Well, mamas, I have some thoughts.  I have some ideas on how you can maybe keep that love alive with your life partner or the person you happen to be seeing at the moment.  There are some things that have worked for me.  Mamas, I bring to you: the confessions of a horny mama:

  • Go multi-media: Text, email, IM/chat.  Send naughty messages on IM or text.  It’s fanciful and fun.
  • Visuals are powerful.  Take pictures of self and send form your phone.  It works wonders.
  • Drop hints at all times of the day.  Especially if I know he’s in a meeting, I employ tactic (a) or (b).
  • Show affection, even in front of the kids.  We aren’t shy with our French kisses in our household.  No, siree.  When we kiss and we find one of our girls watching us with a smirk, we kiss again and make sure she’s watching.  We want the children to know that we love each other.
  • Sunday night movies: choose a ‘chick flick’.  ‘nuff said.
  • Sleep naked.  Just think: less laundry with less clothing.
  • Be open.  If we’re talking about our *life* partners here, we have many, many, many years together.  I can’t imagine doing it the same way, every time.  It’s fun to try new things, spice it up, experiment with time of day, location, position, extra-added items.

Let's talk about sex, mamas, again.  What are your success stories for you to get it on?  What are barriers to entry?

Tit for Tat: your night out, my night out

September 30, 2008

Life in the partnered relationship can pose challenges when we each want time away from the family to pursue non-kid activities: sports, nights out with friends, theater, art, photography, or other hobbies.

The other day, I was chatting with another mama about getting our families together.  When I suggested Wednesday, she admitted it'd be a tough evening because it was her spouse's night out: "Wednesday is his night, and Friday is my night."  It hadn't been the first time I'd heard of "his night" and "her night".  Other friends of mine have Tuesday nights, while the spouse gets Mondays.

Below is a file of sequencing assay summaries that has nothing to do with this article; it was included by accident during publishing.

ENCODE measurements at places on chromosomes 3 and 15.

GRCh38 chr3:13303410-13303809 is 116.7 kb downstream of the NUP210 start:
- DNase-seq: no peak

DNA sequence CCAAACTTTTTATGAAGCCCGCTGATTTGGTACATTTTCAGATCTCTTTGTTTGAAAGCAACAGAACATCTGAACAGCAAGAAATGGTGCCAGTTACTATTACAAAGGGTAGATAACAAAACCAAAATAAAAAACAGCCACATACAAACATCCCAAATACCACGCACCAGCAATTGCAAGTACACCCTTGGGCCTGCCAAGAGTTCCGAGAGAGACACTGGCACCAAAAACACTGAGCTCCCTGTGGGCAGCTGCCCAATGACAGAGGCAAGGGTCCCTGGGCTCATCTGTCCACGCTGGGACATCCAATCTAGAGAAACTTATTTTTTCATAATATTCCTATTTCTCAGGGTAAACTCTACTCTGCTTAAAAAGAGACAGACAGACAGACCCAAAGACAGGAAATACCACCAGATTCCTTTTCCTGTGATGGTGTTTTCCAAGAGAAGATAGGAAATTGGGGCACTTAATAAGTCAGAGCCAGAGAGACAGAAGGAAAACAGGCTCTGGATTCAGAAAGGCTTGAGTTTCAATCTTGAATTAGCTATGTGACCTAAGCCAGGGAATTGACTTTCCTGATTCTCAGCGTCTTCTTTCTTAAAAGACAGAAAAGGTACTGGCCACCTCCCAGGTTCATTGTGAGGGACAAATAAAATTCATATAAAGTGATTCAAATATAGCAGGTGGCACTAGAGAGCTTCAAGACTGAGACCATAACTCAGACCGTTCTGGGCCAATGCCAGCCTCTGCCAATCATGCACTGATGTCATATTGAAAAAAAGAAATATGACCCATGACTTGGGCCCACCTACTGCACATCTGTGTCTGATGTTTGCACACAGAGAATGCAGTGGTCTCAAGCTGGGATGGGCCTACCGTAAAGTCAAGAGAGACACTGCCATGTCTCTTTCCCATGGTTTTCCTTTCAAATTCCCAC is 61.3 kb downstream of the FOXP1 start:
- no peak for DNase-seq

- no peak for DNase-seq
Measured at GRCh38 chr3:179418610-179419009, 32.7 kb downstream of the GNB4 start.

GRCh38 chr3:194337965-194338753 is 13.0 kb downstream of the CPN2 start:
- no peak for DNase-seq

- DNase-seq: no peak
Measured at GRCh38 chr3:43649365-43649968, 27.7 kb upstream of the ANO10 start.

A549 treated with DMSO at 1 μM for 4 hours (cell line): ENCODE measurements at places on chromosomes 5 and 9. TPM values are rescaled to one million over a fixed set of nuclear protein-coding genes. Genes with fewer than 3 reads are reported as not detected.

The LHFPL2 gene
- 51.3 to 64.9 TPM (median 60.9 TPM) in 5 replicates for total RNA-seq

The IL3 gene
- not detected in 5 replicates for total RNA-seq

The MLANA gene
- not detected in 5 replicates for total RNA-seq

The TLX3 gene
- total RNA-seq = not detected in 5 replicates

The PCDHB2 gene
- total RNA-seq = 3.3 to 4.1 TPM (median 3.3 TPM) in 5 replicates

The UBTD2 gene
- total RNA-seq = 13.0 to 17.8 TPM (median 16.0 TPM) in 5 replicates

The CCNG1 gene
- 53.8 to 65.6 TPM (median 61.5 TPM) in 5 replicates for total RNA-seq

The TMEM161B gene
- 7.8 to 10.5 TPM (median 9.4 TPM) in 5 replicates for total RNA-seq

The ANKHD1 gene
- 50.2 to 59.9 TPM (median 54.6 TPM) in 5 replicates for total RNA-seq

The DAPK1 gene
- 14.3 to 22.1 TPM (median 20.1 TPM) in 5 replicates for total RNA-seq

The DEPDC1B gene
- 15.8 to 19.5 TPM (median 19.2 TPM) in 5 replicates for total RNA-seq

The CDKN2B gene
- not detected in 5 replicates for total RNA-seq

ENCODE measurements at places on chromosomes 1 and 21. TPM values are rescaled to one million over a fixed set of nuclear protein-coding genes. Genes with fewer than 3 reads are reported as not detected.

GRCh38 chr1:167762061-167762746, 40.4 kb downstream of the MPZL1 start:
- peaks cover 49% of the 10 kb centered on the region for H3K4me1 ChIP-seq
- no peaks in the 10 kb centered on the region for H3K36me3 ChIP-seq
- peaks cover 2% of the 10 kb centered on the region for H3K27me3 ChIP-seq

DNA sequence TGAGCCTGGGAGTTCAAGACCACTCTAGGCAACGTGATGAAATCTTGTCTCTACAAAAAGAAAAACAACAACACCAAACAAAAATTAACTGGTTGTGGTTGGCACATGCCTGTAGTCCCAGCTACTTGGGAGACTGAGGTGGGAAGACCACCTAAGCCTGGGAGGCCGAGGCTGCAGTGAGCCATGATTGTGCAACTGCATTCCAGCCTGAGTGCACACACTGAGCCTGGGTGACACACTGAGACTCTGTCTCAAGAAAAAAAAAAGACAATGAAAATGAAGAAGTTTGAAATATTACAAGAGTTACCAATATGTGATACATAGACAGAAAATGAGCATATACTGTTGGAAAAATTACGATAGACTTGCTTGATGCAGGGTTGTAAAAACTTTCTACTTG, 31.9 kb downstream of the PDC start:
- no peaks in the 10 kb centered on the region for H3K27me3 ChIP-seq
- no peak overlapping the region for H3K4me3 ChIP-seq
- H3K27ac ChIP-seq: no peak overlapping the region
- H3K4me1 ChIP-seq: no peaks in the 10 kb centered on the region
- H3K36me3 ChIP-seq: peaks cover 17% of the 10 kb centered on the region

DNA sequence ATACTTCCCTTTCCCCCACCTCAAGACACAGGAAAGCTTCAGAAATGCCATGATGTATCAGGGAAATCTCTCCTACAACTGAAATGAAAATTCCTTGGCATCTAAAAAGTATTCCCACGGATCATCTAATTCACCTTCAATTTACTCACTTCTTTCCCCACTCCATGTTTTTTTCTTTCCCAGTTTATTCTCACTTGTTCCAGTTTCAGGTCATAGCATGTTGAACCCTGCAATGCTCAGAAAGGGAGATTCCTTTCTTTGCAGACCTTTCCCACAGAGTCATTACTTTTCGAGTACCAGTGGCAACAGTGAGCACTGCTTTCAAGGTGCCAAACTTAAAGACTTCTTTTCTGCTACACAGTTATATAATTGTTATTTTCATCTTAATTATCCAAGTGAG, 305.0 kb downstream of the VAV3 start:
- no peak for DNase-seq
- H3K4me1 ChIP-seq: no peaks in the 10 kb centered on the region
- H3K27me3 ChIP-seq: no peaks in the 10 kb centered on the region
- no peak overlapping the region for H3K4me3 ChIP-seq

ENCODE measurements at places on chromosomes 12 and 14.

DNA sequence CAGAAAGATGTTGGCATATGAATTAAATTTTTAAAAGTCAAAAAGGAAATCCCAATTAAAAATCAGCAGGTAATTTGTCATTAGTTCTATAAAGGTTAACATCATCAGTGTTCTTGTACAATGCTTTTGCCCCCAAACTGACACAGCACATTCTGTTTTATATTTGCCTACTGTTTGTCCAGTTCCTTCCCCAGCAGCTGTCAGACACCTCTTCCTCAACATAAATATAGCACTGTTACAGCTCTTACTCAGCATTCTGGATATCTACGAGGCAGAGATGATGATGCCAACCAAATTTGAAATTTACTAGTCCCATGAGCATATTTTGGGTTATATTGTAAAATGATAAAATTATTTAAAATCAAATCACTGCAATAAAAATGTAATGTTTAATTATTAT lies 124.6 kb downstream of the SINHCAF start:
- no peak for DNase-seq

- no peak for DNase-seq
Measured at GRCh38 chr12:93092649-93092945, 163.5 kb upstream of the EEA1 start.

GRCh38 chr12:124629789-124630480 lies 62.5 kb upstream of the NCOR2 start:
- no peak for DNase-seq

My partnership doesn't have a "my night" and a "your night."  I guess we just work it all out as it comes.  If I want to have drinks with another mama tonight, then it'll be my night.  If you happen to have some freebie tickets to the pre-season game next Wednesday night, then it'll be your night. 

So, do you have a "night" to your own?  A weekly night, a monthly night, a bi-weekly night?  I'd love to hear how other mamas and papas juggle the need to have nights out on their own.

Where can you find family BFFs?

July 18, 2008

We all know, mamas: raising a family takes a village.  The support around us can really help us get through the tough moments: when we are sick, working late, or just plain ol' tired.   Many of have moved here from afar with very little support in place.  All of us are parents, and we had to start somewhere when we - as new parents - started making other friends who were also new parents.  After five years of "family dating" and meeting new families, we know there are at least a couple of families out there who we can call on to watch our kids in a pinch or to hang out with late into the night (kids playing while parents banter).  We like to think we could ask them almost anything to help our family in a time of need.